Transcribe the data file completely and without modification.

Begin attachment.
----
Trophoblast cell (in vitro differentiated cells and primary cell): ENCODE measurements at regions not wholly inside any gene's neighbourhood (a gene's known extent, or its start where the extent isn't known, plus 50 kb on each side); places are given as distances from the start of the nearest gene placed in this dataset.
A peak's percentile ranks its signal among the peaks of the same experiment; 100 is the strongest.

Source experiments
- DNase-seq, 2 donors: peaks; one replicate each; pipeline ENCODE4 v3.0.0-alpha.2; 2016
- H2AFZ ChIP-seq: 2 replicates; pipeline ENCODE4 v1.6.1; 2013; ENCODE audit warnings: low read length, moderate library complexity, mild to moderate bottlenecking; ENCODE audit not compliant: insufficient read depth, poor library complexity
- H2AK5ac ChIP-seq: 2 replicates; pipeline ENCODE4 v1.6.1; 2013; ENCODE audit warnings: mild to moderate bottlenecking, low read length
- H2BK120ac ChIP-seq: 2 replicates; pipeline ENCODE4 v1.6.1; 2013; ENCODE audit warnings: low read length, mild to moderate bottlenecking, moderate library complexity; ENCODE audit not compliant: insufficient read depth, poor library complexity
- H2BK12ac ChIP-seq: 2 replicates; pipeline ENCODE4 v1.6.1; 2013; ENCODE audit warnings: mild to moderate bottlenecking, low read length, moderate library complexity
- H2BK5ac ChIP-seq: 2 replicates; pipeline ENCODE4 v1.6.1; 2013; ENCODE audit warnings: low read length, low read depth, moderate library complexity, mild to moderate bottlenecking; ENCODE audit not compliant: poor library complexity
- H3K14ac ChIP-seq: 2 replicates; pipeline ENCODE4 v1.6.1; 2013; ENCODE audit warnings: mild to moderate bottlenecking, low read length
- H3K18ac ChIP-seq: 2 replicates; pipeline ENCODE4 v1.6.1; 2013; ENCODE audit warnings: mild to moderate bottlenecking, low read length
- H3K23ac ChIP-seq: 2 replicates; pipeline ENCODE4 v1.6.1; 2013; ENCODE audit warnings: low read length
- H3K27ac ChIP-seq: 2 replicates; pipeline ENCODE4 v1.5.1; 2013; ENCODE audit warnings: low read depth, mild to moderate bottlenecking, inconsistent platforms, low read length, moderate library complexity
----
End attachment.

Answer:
Trophoblast cell (in vitro differentiated cells and primary cell): ENCODE measurements at regions not wholly inside any gene's neighbourhood (a gene's known extent, or its start where the extent isn't known, plus 50 kb on each side); places are given as distances from the start of the nearest gene placed in this dataset.
A peak's percentile ranks its signal among the peaks of the same experiment; 100 is the strongest.

Source experiments
- DNase-seq, 2 donors: peaks; one replicate each; pipeline ENCODE4 v3.0.0-alpha.2; 2016
- H2AFZ ChIP-seq: 2 replicates; pipeline ENCODE4 v1.6.1; 2013; ENCODE audit warnings: low read length, moderate library complexity, mild to moderate bottlenecking; ENCODE audit not compliant: insufficient read depth, poor library complexity
- H2AK5ac ChIP-seq: 2 replicates; pipeline ENCODE4 v1.6.1; 2013; ENCODE audit warnings: mild to moderate bottlenecking, low read length
- H2BK120ac ChIP-seq: 2 replicates; pipeline ENCODE4 v1.6.1; 2013; ENCODE audit warnings: low read length, mild to moderate bottlenecking, moderate library complexity; ENCODE audit not compliant: insufficient read depth, poor library complexity
- H2BK12ac ChIP-seq: 2 replicates; pipeline ENCODE4 v1.6.1; 2013; ENCODE audit warnings: mild to moderate bottlenecking, low read length, moderate library complexity
- H2BK5ac ChIP-seq: 2 replicates; pipeline ENCODE4 v1.6.1; 2013; ENCODE audit warnings: low read length, low read depth, moderate library complexity, mild to moderate bottlenecking; ENCODE audit not compliant: poor library complexity
- H3K14ac ChIP-seq: 2 replicates; pipeline ENCODE4 v1.6.1; 2013; ENCODE audit warnings: mild to moderate bottlenecking, low read length
- H3K18ac ChIP-seq: 2 replicates; pipeline ENCODE4 v1.6.1; 2013; ENCODE audit warnings: mild to moderate bottlenecking, low read length
- H3K23ac ChIP-seq: 2 replicates; pipeline ENCODE4 v1.6.1; 2013; ENCODE audit warnings: low read length
- H3K27ac ChIP-seq: 2 replicates; pipeline ENCODE4 v1.5.1; 2013; ENCODE audit warnings: low read depth, mild to moderate bottlenecking, inconsistent platforms, low read length, moderate library complexity